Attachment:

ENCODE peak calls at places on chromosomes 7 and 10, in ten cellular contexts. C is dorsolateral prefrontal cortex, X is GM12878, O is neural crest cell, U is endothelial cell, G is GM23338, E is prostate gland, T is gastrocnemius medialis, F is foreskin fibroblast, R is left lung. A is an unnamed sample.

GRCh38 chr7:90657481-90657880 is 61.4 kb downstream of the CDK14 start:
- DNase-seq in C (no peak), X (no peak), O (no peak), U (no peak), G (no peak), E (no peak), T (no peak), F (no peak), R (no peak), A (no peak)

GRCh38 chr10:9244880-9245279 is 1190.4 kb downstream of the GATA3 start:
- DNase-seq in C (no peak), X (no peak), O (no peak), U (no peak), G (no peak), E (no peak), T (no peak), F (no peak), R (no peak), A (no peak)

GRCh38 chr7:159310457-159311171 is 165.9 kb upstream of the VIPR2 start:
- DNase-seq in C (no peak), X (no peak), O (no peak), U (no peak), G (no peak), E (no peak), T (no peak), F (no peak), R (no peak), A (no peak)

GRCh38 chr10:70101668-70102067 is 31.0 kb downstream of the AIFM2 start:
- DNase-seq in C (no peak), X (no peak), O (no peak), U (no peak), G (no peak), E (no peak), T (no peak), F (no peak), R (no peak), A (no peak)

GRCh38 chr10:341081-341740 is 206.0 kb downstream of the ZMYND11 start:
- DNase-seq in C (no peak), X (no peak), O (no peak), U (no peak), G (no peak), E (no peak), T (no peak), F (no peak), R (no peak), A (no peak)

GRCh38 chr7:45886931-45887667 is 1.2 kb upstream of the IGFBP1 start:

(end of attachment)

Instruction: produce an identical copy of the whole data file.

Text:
ENCODE peak calls at places on chromosomes 7 and 10, in ten cellular contexts. C is dorsolateral prefrontal cortex, X is GM12878, O is neural crest cell, U is endothelial cell, G is GM23338, E is prostate gland, T is gastrocnemius medialis, F is foreskin fibroblast, R is left lung. A is an unnamed sample.

GRCh38 chr7:90657481-90657880 is 61.4 kb downstream of the CDK14 start:
- DNase-seq in C (no peak), X (no peak), O (no peak), U (no peak), G (no peak), E (no peak), T (no peak), F (no peak), R (no peak), A (no peak)

GRCh38 chr10:9244880-9245279 is 1190.4 kb downstream of the GATA3 start:
- DNase-seq in C (no peak), X (no peak), O (no peak), U (no peak), G (no peak), E (no peak), T (no peak), F (no peak), R (no peak), A (no peak)

GRCh38 chr7:159310457-159311171 is 165.9 kb upstream of the VIPR2 start:
- DNase-seq in C (no peak), X (no peak), O (no peak), U (no peak), G (no peak), E (no peak), T (no peak), F (no peak), R (no peak), A (no peak)

GRCh38 chr10:70101668-70102067 is 31.0 kb downstream of the AIFM2 start:
- DNase-seq in C (no peak), X (no peak), O (no peak), U (no peak), G (no peak), E (no peak), T (no peak), F (no peak), R (no peak), A (no peak)

GRCh38 chr10:341081-341740 is 206.0 kb downstream of the ZMYND11 start:
- DNase-seq in C (no peak), X (no peak), O (no peak), U (no peak), G (no peak), E (no peak), T (no peak), F (no peak), R (no peak), A (no peak)

GRCh38 chr7:45886931-45887667 is 1.2 kb upstream of the IGFBP1 start: